The archetypal media star of this age was George Gordon, Lord Byron.  Having spent his teenage years and early twenties living a riotous life and touring Europe, at the age of twenty-four he published the long poem Childe Harold’s Pilgrimage, which tells the story of a world-weary young man brooding around across Europe–in short, a thinly disguised version of Byron himself.  The book was a sensation, and Byron later said, “I awoke one morning and found myself famous.”  Having spent his early life living a scandalous and debauched life in relative obscurity, Byron now proceeded to live a scandalous and debauched life in the full glare of fame.  The resulting notoriety resulted in his leaving England for good four years later, eventually dying at the age of thirty-six in his quixotic attempt to assist in the Greek war for independence against Turkey.  His legacy lives on in his works and in the archetype of the “Byronic hero“.

A few years before Byron’s birth, another famous author was about to create a media sensation.  Unlike Byron, Johann Wolfgang von Goethe, lived a long, productive, and respectable life.  Goethe did not become a media star in the way that Byron did; but his novel The Sorrows of Young Werther was a media sensation.  The book is an epistolatory novel in which Werther, the protagonist, a sensitive young artist, essentially broods about life, friendship, and romance, ends up in a love triangle, can’t deal with it, and so commits suicide.  Essentially, this was a very early example of the trope “Too Good For This Sinful Earth“.

I may sound a bit flip or snide–I’ve actually tried, without success, to read the book a couple of times, and it just doesn’t do it for me.  Still, it’s hard to convey just what a huge impact The Sorrows of Young Werther made on European culture.  It was an early example of Romantic literature–the Enlightenment was winding down by now, giving way to the Romantic Movement–and it was a bestseller.  It was translated into various languages and it was the topic of conversations across Europe.  Napoleon Bonaparte carried a copy with him on his campaigns.  Young men everywhere bought outfits like the one Werther was described as wearing (the first examples of cosplay?).  Prints, porcelain, and even perfumes “inspired by” Werther were produced and sold everywhere.  Europe was in the grip of what came to be known as “Werther fever”.  Finally, there were even a few suicides of young men that were blamed on an obsession with the novel and imitating the protagonist a bit too closely.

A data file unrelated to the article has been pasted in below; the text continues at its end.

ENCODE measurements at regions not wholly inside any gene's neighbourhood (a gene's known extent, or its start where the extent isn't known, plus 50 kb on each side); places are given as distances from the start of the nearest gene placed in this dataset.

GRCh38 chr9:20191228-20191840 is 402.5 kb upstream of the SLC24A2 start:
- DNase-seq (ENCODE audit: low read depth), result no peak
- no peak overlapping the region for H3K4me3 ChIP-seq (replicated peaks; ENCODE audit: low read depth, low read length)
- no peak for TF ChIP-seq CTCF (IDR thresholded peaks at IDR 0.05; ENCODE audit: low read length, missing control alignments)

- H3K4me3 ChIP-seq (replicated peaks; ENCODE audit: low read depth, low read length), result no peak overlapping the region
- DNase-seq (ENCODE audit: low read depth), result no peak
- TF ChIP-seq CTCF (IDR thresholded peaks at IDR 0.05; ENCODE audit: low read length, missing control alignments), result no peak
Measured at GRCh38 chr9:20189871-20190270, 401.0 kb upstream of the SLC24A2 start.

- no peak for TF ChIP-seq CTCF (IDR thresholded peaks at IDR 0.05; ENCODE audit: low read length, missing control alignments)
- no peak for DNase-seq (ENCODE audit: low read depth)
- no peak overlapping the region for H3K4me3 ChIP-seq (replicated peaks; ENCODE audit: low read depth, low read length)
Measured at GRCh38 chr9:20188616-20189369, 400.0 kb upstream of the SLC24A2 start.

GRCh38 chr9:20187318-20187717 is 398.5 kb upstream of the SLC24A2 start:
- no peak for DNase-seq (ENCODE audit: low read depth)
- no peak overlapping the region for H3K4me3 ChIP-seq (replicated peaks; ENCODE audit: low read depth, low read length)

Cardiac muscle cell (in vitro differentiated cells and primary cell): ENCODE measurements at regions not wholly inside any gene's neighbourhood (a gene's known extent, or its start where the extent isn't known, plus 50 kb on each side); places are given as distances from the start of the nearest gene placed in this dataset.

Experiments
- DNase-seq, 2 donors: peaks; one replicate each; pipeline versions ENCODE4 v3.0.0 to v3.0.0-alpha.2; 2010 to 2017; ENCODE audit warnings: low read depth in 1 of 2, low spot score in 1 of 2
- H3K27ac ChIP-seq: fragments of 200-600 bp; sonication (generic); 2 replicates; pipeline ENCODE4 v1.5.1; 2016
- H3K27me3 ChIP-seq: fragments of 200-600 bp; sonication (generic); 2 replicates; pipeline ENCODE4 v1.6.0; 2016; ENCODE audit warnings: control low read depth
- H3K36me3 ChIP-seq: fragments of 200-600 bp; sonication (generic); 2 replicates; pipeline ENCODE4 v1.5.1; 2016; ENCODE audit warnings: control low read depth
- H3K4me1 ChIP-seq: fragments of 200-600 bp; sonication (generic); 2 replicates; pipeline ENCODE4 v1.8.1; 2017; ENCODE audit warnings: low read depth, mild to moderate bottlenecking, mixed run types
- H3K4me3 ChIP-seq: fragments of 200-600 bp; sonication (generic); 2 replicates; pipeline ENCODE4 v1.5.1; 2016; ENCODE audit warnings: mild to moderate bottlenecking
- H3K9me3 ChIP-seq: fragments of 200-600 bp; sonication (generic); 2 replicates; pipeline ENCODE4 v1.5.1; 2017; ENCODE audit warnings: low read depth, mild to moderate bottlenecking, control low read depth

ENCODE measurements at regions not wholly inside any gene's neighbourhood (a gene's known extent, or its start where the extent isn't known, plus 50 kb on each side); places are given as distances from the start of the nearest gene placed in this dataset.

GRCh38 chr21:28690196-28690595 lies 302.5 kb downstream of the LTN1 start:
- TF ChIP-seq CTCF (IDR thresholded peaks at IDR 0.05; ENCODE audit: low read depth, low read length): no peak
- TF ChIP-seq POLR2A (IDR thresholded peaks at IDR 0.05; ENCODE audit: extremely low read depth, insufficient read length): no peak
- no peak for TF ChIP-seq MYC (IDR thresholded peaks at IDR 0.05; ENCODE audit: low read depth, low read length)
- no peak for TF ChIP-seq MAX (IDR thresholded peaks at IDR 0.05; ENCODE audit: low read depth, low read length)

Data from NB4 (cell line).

If all of this sounds like it could have happened last week instead of in 1774, you’re exactly right.  It’s a striking example of the beginning of modern pop culture.  It was an outlier at the time, but a prophecy of what was to come.  With mass media it becomes possible for what we would now call memes (not just the Facebook variety) to spread through the culture like wildfire.  As memes and fictional tropes spread, people, being naturally imitative, tend to–well, imitate them.  This is facilitated by the available money and leisure to do so, of course, something not available until relatively modern times.  I think the motivations, however, are deeper.  By Goethe’s time, the Enlightenment had been around for some time, and the beginnings of the disenchantment of the world were in play.  People were beginning to experience the lack of meaning resulting from the displacement of religion and the supernatural, and, as we saw above, looking for something to replace it.  This milieu was the background in which the Romantic Era came into being as a reaction against the Enlightenment.

In the specific context of Werther, for the first time young people, particularly young men, found escape from the drab meaninglessness of this world by entering a fictional world, a world full of deep emotions and meaning.  Not content with experiencing this world vicariously through reading, they sought to make it real by their clothing, their mannerisms, their purchases–in short, what The Encyclopedia of Fantasy refers to as “lifestyle fantasy“–that is, living one’s favorite stories and characters for real.  This, I assert, is the basic nucleus of modern phenomena such as cosplay, LARPing, fanfic, and much of fandom in general.  This also explains, I think, the striking similarities between religion and fandom, the basic theme of this series. We’ll look at the modern phenomenon next.

Part of the series “Religion, Role-playing, and Reality

Posted on 01/06/2018, in Entertainment, literature, novels, religion, society and tagged , , , , , , , , , , , , . Bookmark the permalink. 3 Comments.